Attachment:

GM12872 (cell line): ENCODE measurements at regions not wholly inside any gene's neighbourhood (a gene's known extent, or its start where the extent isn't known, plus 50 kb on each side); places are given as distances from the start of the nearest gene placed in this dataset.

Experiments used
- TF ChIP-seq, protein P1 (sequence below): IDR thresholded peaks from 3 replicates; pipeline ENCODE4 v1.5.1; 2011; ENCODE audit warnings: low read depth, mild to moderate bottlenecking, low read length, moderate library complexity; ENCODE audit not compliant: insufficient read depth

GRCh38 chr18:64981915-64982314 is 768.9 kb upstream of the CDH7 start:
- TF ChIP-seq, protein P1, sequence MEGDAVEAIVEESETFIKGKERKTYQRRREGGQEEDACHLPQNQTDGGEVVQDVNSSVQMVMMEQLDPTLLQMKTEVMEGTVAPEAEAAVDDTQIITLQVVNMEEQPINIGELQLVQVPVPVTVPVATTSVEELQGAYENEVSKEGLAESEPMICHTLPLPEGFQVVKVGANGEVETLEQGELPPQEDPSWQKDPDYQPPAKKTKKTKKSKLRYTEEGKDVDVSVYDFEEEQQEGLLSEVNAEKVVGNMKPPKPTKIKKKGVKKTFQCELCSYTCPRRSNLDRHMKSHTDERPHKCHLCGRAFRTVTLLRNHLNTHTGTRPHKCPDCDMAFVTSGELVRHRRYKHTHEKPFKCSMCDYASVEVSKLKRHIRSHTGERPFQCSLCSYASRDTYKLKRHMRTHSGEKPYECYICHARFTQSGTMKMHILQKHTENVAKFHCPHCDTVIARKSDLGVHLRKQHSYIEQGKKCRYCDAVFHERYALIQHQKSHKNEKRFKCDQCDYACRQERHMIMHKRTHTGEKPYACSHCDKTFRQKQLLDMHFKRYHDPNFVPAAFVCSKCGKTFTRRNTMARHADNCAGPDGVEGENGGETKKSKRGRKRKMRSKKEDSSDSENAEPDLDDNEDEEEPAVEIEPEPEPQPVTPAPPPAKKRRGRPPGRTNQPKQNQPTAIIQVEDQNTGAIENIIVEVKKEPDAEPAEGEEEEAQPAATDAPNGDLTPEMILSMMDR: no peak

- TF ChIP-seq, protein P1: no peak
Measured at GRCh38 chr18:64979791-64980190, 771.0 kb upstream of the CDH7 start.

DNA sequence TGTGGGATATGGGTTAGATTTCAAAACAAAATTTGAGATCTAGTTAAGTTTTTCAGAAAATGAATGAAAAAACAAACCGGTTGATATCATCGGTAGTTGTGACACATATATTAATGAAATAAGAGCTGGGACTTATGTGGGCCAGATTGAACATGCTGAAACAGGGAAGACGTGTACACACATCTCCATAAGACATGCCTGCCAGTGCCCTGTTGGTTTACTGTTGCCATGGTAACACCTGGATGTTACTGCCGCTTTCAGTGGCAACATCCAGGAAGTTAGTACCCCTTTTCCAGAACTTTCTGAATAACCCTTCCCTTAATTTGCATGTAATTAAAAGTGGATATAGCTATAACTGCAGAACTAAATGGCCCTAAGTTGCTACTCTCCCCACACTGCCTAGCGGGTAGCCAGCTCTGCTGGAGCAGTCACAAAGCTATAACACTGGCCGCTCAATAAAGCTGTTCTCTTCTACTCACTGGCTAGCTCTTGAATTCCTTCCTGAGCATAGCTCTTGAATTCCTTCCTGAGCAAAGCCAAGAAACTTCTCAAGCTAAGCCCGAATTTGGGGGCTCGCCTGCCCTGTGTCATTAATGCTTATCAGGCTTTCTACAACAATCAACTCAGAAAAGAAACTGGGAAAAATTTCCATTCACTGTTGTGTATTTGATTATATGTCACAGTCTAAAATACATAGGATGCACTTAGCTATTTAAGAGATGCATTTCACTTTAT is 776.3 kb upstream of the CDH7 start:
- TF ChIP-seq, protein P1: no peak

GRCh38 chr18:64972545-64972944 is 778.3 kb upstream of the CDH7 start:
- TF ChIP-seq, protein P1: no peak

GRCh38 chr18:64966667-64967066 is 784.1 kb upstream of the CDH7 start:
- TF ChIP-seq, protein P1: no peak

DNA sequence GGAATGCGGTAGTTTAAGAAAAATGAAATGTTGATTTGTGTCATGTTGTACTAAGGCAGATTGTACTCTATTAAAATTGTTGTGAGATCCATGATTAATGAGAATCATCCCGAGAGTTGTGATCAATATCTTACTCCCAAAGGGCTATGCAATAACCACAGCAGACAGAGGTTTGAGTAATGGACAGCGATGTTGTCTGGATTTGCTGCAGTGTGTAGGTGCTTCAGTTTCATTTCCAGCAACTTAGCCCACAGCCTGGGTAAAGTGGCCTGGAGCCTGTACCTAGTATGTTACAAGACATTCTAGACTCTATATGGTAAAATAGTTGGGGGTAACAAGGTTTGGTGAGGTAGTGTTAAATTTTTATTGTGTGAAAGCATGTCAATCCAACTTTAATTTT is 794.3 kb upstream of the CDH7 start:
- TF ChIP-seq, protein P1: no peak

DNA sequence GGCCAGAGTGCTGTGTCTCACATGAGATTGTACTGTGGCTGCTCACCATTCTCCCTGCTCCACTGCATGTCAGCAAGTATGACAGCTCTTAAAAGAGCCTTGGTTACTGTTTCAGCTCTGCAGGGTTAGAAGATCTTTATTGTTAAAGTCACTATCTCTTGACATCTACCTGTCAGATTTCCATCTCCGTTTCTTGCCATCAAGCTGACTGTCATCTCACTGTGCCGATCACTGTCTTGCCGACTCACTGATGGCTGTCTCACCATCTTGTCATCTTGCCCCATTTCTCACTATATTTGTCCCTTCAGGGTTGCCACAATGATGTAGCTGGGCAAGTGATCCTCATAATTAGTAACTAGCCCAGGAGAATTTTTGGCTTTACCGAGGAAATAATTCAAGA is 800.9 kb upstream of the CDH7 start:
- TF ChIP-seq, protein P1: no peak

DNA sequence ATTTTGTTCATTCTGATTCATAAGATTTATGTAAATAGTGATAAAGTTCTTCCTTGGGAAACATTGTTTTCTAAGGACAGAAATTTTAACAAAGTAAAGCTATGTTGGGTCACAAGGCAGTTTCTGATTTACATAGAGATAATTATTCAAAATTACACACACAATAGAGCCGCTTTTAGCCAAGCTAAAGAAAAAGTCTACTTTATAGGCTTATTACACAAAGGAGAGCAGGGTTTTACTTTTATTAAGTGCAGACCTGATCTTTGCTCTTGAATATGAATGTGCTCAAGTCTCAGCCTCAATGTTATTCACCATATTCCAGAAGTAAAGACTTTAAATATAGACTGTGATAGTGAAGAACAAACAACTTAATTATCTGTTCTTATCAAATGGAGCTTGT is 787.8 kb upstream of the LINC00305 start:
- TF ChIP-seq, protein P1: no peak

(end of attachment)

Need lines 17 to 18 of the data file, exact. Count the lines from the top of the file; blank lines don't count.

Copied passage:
- TF ChIP-seq, protein P1: no peak

DNA sequence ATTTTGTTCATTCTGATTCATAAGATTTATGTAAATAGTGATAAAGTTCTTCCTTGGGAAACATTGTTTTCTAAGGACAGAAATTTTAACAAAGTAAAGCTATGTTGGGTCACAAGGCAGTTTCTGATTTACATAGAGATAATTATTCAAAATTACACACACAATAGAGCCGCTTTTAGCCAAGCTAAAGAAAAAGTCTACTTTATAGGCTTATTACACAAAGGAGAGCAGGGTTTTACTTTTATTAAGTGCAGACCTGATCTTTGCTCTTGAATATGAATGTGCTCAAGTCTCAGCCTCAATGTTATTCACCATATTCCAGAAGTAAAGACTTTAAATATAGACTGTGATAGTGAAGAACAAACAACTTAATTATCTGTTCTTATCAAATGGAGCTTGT is 787.8 kb upstream of the LINC00305 start: